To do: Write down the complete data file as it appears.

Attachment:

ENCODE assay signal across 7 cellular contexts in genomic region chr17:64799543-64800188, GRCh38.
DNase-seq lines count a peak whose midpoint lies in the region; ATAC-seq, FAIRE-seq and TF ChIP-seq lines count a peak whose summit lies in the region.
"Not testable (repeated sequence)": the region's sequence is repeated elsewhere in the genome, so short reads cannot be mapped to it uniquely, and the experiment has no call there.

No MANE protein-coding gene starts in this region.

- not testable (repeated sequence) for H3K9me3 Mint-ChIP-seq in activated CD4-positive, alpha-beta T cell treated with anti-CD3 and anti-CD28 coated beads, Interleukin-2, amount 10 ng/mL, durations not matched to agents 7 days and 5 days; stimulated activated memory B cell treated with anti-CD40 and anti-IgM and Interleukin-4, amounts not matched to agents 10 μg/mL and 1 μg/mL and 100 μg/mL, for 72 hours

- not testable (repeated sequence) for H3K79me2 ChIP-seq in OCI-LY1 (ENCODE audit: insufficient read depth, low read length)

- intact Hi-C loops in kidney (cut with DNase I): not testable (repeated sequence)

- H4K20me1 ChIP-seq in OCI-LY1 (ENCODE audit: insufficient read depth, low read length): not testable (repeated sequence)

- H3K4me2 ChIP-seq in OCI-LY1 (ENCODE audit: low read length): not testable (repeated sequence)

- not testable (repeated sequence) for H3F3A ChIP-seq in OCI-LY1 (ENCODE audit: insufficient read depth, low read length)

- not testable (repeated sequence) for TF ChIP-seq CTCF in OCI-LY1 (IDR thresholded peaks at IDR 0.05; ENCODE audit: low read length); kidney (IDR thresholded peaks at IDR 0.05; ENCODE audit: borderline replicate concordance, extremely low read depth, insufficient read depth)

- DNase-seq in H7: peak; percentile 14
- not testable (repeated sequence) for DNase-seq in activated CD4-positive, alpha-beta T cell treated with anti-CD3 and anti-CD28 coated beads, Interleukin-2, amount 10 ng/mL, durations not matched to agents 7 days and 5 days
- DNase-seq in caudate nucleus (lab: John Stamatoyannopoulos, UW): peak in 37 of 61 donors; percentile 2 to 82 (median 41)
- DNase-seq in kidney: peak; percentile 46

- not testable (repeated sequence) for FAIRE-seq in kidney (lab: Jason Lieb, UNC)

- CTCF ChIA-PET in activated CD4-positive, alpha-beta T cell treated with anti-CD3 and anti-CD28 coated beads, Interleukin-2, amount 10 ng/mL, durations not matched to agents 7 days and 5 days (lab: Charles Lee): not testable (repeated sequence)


ENCODE assay signal across 7 cellular contexts in genomic region chr17:64799543-64800188, GRCh38.
DNase-seq lines count a peak whose midpoint lies in the region; ATAC-seq, FAIRE-seq and TF ChIP-seq lines count a peak whose summit lies in the region.
"Not testable (repeated sequence)": the region's sequence is repeated elsewhere in the genome, so short reads cannot be mapped to it uniquely, and the experiment has no call there.

No MANE protein-coding gene starts in this region.

- not testable (repeated sequence) for H3K9me3 Mint-ChIP-seq in activated CD4-positive, alpha-beta T cell treated with anti-CD3 and anti-CD28 coated beads, Interleukin-2, amount 10 ng/mL, durations not matched to agents 7 days and 5 days; stimulated activated memory B cell treated with anti-CD40 and anti-IgM and Interleukin-4, amounts not matched to agents 10 μg/mL and 1 μg/mL and 100 μg/mL, for 72 hours

- not testable (repeated sequence) for H3K79me2 ChIP-seq in OCI-LY1 (ENCODE audit: insufficient read depth, low read length)

- intact Hi-C loops in kidney (cut with DNase I): not testable (repeated sequence)

- H4K20me1 ChIP-seq in OCI-LY1 (ENCODE audit: insufficient read depth, low read length): not testable (repeated sequence)

- H3K4me2 ChIP-seq in OCI-LY1 (ENCODE audit: low read length): not testable (repeated sequence)

- not testable (repeated sequence) for H3F3A ChIP-seq in OCI-LY1 (ENCODE audit: insufficient read depth, low read length)

- not testable (repeated sequence) for TF ChIP-seq CTCF in OCI-LY1 (IDR thresholded peaks at IDR 0.05; ENCODE audit: low read length); kidney (IDR thresholded peaks at IDR 0.05; ENCODE audit: borderline replicate concordance, extremely low read depth, insufficient read depth)

- DNase-seq in H7: peak; percentile 14
- not testable (repeated sequence) for DNase-seq in activated CD4-positive, alpha-beta T cell treated with anti-CD3 and anti-CD28 coated beads, Interleukin-2, amount 10 ng/mL, durations not matched to agents 7 days and 5 days
- DNase-seq in caudate nucleus (lab: John Stamatoyannopoulos, UW): peak in 37 of 61 donors; percentile 2 to 82 (median 41)
- DNase-seq in kidney: peak; percentile 46

- not testable (repeated sequence) for FAIRE-seq in kidney (lab: Jason Lieb, UNC)

- CTCF ChIA-PET in activated CD4-positive, alpha-beta T cell treated with anti-CD3 and anti-CD28 coated beads, Interleukin-2, amount 10 ng/mL, durations not matched to agents 7 days and 5 days (lab: Charles Lee): not testable (repeated sequence)